Evidence of Existentialist Philosophy In John Gardner's Grendel Analytical Essay by Annette

Evidence of Existentialist Philosophy In John Gardner's Grendel
This essay traces the development of Grendel's reluctant acceptance of an existentialist philosophy in John Gardner's novel.
# 4359 | 1,700 words | 4 sources | 2003 | US
Published on Feb 12, 2003 in English (Analysis) , Literature (General)


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Description:

The following essay shows how the central character in Gardner's novel, Grendel, moves away from a nihilistic sense of self and toward what eastern philosophies describe as a sense of enlightenment.

From the paper:

"In his very early days, even the evil, man-eating Grendel was an innocent creature. "I lived those years, as do all young things, in a spell. Like a puppy nipping, playfully growling preparing for battle with wolves" (Gardner 16). It is only when he ventures into the world and gets caught in a tree from which he is unable to escape, that he experiences his first fears that the world is not as he had previously conceived it to be. With his foot stuck in the tree and a bull repeatedly charging, but missing him, Grendel comes to a realization. "I understood that, finally and absolutely, I alone exist. All the rest, I saw, is merely what pushes me or what I push against, blindly . . ." (Gardner 22). It is also during this particular scene that Grendel first comes into contact with men."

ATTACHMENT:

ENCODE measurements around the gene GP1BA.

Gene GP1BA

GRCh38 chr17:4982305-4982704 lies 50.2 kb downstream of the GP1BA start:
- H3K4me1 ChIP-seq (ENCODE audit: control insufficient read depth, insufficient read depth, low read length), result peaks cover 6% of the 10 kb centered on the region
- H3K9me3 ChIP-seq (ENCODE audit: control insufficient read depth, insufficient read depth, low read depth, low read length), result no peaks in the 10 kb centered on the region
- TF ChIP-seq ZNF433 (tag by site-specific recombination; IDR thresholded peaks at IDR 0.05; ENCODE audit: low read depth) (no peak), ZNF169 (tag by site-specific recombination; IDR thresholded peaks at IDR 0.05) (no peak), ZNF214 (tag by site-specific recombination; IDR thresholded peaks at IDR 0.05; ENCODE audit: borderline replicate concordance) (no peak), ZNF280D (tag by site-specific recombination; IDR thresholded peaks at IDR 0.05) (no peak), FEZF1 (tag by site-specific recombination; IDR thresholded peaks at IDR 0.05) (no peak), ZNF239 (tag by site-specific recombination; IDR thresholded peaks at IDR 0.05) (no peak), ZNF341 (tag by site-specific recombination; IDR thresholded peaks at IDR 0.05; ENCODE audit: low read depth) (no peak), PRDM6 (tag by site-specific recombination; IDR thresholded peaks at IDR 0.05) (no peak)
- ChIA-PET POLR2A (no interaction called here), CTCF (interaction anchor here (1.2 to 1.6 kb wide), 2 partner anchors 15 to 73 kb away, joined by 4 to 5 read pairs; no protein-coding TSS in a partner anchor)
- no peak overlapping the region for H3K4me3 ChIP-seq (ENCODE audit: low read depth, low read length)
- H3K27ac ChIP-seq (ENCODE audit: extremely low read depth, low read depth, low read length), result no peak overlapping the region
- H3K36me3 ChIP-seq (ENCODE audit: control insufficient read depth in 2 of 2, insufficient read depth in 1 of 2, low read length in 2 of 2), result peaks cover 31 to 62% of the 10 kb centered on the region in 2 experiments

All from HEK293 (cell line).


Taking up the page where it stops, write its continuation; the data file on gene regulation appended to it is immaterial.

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Evidence of Existentialist Philosophy In John Gardner's Grendel (2003, February 12) Retrieved December 01, 2022, from https://www.academon.com/analytical-essay/evidence-of-existentialist-philosophy-in-john-gardner-grendel-4359/

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"Evidence of Existentialist Philosophy In John Gardner's Grendel" 12 February 2003. Web. 01 December. 2022. <https://www.academon.com/analytical-essay/evidence-of-existentialist-philosophy-in-john-gardner-grendel-4359/>

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